May 9, 1980 – Skyway Bridge disaster

Richard Hornbuckle’s car rests where it skidded to a stop just 14 inches from the edge of the Sunshine Skyway Bridge, which was struck by the freighter Summit Venture on May 9, 1980. The freighter rammed the southbound span of the bridge, collapsing a 1,200 foot length of the bridge and sending several cars and a Greyhound bus into the water. Thirty-five people died. Tampa Bay Times photo by Dick Bell.

The original Sunshine Skyway Bridge, spanning more than four miles between St. Petersburg, Florida to Terra Ceia, opened in 1956 as a two lane road. In 1971, a second section opened, bringing the lane count to four. To many, it represented an engineering marvel, for ship captains, it became a hazard in Tampa Bay. That hazard proved deadly on this day in 1980 when the freighter MV Summit Venture collided with the bridge’s support columns during a sudden squall. The impact caused a 1,200 foot span of the bridge to collapse into the water. Six cars, a truck, and a Greyhound bus fell 150 feet into the water. The accident resulted in the deaths of 35 people.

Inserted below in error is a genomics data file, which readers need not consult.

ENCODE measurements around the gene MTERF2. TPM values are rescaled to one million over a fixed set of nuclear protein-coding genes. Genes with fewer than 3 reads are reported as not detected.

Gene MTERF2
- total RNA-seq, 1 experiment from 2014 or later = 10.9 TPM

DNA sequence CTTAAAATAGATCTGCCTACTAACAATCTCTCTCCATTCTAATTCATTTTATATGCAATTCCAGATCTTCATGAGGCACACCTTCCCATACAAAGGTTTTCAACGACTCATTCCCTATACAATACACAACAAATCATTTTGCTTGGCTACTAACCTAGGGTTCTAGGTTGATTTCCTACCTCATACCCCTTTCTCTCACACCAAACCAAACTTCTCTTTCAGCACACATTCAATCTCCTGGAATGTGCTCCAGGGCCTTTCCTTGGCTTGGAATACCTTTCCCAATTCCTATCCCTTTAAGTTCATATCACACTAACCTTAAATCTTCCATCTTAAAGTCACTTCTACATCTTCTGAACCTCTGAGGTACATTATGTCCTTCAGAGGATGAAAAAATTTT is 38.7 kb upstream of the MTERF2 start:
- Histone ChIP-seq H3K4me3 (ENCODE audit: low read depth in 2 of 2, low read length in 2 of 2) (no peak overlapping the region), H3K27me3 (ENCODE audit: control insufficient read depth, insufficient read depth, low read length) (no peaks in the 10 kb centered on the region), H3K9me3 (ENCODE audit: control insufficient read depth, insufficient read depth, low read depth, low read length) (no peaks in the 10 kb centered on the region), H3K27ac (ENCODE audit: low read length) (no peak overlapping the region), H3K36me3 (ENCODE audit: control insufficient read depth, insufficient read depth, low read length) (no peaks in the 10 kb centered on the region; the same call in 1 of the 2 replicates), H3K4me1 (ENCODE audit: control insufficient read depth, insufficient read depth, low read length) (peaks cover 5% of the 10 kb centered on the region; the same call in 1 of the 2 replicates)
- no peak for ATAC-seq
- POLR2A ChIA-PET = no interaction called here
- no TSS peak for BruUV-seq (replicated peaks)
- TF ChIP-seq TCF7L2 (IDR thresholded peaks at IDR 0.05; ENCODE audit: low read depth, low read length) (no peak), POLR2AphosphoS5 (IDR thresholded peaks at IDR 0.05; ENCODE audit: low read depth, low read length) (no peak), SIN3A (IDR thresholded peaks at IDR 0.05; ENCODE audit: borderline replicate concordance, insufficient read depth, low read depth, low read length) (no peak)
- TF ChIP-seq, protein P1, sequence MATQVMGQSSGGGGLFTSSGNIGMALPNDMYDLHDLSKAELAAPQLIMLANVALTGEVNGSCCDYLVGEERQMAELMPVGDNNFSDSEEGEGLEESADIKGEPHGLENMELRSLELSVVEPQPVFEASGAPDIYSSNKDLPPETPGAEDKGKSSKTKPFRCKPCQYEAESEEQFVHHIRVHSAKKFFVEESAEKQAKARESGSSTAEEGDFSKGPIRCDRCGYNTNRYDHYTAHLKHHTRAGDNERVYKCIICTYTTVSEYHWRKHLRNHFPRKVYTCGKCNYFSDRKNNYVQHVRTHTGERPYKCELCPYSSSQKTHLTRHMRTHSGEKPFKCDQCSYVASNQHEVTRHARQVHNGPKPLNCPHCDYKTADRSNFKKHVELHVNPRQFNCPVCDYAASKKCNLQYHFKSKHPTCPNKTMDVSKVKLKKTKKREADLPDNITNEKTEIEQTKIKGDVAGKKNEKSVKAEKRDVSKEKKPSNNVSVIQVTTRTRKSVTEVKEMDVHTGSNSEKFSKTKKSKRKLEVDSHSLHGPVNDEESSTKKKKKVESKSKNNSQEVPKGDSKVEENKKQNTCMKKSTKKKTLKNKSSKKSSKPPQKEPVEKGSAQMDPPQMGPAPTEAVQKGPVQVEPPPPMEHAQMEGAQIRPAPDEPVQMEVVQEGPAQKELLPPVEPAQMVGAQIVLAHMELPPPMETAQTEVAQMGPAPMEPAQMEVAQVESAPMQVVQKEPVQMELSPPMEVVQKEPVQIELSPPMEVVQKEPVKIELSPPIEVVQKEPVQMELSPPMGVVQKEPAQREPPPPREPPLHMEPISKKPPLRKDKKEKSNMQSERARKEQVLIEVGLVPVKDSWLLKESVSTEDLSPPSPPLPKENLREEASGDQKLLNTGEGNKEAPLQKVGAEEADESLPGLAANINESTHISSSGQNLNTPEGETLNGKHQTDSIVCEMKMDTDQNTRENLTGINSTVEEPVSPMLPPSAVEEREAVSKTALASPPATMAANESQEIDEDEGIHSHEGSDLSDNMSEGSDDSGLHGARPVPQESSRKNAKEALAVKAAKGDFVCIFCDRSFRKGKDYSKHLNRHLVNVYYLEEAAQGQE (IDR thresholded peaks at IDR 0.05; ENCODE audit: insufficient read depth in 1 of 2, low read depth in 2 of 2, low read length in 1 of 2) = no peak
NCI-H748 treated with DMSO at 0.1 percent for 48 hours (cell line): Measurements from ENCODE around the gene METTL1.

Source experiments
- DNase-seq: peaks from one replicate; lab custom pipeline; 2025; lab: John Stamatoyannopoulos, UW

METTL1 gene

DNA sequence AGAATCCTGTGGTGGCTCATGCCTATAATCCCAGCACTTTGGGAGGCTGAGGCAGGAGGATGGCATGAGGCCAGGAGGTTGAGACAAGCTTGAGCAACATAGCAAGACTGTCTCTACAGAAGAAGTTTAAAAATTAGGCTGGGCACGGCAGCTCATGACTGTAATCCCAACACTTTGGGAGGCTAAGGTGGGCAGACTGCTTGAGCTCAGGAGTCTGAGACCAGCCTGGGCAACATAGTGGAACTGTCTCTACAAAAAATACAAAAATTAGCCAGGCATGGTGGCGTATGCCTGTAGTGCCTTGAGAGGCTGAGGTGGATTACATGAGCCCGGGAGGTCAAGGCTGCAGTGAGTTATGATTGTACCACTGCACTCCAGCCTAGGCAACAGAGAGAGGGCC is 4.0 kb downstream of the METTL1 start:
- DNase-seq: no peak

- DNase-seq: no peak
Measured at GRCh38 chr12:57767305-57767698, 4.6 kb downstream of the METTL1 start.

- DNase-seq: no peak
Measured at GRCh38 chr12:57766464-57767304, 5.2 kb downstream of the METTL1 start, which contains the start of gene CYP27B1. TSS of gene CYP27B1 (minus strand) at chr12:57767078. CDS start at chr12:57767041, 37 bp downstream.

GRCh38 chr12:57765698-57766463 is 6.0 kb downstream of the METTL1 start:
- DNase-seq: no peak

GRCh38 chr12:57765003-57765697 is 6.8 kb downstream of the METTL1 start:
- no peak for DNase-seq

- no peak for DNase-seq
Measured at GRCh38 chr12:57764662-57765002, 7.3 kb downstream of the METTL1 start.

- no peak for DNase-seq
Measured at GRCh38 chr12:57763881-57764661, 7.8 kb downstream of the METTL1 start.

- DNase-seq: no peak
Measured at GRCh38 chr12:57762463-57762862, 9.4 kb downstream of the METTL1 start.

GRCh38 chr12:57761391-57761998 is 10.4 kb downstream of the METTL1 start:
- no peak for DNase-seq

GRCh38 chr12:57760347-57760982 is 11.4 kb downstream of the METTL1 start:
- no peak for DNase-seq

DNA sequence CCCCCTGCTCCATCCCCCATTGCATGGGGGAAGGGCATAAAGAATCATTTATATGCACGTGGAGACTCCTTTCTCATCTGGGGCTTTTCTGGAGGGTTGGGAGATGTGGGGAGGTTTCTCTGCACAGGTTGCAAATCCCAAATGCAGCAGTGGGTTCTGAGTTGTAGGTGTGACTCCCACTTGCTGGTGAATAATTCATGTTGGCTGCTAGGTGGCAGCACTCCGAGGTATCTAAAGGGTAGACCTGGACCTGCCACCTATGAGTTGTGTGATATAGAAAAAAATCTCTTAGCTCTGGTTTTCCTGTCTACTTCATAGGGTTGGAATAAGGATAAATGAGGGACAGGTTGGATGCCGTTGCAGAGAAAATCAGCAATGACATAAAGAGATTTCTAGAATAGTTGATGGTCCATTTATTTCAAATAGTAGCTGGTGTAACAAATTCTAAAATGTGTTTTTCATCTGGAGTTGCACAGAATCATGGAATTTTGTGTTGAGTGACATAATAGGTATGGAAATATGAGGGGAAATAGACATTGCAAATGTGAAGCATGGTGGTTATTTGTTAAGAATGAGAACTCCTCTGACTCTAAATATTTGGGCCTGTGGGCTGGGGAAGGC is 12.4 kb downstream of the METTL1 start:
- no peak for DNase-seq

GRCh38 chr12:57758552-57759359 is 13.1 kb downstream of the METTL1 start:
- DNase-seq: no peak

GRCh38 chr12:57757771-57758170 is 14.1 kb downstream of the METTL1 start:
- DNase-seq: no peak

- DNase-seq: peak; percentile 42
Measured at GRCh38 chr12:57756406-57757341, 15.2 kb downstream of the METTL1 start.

Above: The collapsed bridge and ship shortly after the collision. Via Tampa Bay Times.

A state grnd jury and a Coast Guard investigation eventually cleared harbor pilot John Lerro of wrongdoing. Investigations determined that a microburst storm hit the freighter with torrential rains and 70 mph winds while it making a turn in the shipping channel nearing the bridge. At the time, visibility fell to nearly zero and the ship’s radar became temporarily useless. Lerro stated he ordered the ship’s engines to be put into full reverse and called for the emergency dropping of the anchor once he realized the freighter was out of the channel. It was too late.

The current bridge (top) and the old bridges. The piers of the current bridge are protected by structural dolphins. In this photo the collapsed bridge is under demolition. By Apelbaum CC BY-SA 3.0.

Skyway bridge replacement

The ship’s bow collided with two support piers, which caused the bridge section to fall into the water. While the south main pier withstood the ship’s initial strike without major damage, a secondary pier not designed to withstand such an impact failed completely. A new bridge with a shipping canal 50 percent wider than the old structure later took the place of the Skyway. It opened in 1987, three years before demolition of the Skyway bridge took place. The new bridge holds the same formal name as the old, the Bob Graham Sunshine Skyway Bridge.

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